Misuse of prescription stimulants among college students: A review of the literature and implications for morphological and cognitive effects on brain functioning
Date of Original Version
Prescription stimulant medication, the most frequently recommended treatment for college students with attention deficit/hyperactivity disorder (ADHD), has become increasingly available on college campuses. Research investigating prescription stimulant misuse among college students indicates that significant numbers of students without ADHD are taking prescription stimulants to enhance their cognitive performance. This article systematically reviews studies concerning misuse of prescription stimulants among college students with and without ADHD as well as the cognitive and morphological brain changes associated with prescription stimulants in humans and other animals. Whether these morphological changes are accompanied by improved cognitive performance remains equivocal. Implications of this body of literature are discussed and suggestions for future research are advanced. © 2013 American Psychological Association.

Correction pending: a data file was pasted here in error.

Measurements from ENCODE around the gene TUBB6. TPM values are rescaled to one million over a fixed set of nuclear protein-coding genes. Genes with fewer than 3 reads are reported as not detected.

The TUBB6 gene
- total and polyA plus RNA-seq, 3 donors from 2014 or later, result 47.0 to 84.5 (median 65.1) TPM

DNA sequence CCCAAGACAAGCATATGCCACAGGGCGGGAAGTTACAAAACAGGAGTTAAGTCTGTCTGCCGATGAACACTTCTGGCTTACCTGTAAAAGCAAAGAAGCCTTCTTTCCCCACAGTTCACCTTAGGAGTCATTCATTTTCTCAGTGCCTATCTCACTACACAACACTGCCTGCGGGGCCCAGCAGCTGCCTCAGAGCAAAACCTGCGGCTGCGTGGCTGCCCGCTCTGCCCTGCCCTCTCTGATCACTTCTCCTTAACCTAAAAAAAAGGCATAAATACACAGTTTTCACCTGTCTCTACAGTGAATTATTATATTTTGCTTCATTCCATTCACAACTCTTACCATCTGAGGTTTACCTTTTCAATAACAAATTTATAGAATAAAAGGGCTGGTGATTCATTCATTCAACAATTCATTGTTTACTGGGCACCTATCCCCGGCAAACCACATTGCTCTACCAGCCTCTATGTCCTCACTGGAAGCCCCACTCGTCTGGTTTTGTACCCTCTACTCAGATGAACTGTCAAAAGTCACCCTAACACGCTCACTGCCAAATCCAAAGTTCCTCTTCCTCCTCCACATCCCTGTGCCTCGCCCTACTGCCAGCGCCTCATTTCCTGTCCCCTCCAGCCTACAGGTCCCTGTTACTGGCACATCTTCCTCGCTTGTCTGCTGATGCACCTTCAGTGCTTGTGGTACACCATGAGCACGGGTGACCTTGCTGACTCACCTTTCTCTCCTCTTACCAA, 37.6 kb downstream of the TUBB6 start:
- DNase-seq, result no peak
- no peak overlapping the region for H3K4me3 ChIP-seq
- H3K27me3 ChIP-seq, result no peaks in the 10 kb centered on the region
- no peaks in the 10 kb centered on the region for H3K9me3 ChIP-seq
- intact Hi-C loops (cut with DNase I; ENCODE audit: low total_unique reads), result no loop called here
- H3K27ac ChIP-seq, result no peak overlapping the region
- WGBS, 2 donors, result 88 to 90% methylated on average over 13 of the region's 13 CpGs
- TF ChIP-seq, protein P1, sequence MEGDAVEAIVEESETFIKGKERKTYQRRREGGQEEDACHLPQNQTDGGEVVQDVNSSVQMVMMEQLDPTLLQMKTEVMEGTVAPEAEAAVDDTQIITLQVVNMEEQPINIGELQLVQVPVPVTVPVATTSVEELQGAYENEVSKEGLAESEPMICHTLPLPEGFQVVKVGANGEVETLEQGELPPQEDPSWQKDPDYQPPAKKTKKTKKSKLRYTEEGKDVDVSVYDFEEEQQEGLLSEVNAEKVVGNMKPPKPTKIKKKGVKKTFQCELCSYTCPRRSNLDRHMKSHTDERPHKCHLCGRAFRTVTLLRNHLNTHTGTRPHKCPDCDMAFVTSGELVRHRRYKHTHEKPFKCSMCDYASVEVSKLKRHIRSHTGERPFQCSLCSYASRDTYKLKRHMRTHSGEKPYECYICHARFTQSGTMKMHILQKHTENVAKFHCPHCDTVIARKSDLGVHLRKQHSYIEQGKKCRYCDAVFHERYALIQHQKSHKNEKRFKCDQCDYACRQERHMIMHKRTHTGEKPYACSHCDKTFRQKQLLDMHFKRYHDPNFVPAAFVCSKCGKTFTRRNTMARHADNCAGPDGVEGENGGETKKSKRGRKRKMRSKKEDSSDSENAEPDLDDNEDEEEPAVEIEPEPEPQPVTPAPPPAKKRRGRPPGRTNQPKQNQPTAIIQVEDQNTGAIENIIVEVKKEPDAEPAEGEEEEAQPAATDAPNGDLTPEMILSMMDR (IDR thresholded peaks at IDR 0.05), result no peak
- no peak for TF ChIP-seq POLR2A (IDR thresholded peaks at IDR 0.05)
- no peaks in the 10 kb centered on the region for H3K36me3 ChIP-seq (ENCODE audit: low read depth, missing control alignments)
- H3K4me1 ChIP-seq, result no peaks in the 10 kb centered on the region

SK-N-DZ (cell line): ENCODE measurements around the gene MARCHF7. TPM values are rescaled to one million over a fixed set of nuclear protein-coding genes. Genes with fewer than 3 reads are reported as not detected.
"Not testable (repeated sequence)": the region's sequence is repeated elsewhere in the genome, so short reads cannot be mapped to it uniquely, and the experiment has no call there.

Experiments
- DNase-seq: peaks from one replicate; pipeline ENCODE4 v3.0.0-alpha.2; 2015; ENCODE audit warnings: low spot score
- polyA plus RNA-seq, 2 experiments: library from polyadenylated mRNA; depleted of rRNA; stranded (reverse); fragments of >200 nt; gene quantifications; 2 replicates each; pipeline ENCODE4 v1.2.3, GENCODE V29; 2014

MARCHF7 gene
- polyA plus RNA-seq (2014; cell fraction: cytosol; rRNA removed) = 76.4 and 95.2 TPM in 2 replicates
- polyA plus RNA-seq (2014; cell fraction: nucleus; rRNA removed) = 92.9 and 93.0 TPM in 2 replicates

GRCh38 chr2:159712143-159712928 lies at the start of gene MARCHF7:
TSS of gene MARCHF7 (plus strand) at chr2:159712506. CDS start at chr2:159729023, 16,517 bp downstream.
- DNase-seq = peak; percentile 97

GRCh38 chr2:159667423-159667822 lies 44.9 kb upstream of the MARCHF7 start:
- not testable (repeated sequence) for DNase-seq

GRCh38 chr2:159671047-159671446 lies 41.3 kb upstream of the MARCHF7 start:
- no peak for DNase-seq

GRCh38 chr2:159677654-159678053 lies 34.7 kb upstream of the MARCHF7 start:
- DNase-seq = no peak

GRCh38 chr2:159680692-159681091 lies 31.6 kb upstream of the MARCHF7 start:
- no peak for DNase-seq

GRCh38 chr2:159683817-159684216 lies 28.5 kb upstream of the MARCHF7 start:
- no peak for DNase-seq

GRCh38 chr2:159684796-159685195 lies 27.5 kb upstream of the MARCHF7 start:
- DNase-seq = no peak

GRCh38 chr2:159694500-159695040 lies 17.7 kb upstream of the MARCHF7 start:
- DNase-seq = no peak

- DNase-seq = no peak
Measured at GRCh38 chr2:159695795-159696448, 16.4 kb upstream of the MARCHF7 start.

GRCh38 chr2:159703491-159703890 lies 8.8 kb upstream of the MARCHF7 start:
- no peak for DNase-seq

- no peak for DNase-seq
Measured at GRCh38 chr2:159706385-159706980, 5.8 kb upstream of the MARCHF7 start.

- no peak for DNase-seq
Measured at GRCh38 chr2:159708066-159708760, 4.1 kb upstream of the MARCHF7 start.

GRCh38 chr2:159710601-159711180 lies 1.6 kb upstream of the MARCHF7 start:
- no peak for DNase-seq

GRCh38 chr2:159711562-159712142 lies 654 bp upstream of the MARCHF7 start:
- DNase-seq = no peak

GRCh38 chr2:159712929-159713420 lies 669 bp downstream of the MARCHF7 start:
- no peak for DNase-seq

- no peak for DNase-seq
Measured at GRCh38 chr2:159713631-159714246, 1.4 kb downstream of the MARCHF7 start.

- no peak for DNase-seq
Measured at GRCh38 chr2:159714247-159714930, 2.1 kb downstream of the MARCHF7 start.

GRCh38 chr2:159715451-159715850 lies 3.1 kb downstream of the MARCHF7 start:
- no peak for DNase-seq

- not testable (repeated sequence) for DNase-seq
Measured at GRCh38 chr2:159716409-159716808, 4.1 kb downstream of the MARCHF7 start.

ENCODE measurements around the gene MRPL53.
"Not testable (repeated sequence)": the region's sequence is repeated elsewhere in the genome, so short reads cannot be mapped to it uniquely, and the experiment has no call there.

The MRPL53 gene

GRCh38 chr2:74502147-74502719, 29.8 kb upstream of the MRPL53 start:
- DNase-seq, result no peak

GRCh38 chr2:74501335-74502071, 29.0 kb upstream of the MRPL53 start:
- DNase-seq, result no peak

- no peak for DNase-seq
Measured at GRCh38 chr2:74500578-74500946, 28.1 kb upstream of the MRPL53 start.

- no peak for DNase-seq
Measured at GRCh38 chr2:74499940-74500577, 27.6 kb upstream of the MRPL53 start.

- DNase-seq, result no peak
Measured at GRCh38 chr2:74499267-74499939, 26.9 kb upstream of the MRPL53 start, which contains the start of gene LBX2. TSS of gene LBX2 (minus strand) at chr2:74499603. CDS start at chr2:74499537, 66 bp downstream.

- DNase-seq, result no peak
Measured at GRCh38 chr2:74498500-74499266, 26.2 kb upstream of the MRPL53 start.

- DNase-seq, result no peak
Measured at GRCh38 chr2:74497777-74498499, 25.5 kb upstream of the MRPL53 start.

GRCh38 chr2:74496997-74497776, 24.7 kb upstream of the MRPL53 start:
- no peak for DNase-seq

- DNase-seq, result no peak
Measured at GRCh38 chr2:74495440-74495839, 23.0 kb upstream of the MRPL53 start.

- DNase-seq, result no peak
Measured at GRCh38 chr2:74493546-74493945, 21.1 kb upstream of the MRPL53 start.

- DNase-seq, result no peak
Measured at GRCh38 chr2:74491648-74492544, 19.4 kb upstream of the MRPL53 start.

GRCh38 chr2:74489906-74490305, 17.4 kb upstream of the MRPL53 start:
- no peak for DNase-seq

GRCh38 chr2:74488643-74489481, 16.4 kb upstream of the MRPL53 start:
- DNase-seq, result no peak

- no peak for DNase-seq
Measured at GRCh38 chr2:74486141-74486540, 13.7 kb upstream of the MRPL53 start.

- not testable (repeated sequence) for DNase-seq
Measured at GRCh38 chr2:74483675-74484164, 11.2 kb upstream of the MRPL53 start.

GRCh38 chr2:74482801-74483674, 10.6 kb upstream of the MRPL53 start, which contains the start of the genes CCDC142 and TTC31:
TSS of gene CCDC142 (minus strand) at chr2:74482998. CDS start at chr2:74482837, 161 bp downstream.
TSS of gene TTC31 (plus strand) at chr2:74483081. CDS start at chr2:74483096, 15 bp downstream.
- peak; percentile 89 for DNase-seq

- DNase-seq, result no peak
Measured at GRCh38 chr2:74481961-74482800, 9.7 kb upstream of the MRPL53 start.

Experimental and Clinical Psychopharmacology
Weyandt, Lisa L., Marisa E. Marraccini, Bergljot G. Gudmundsdottir, Brynheld M. Zavras, Kyle D. Turcotte, Bailey A. Munro, and Alex J. Amoroso. "Misuse of prescription stimulants among college students: A review of the literature and implications for morphological and cognitive effects on brain functioning." Experimental and Clinical Psychopharmacology 21, 5 (2013): 385-407. doi:10.1037/a0034013.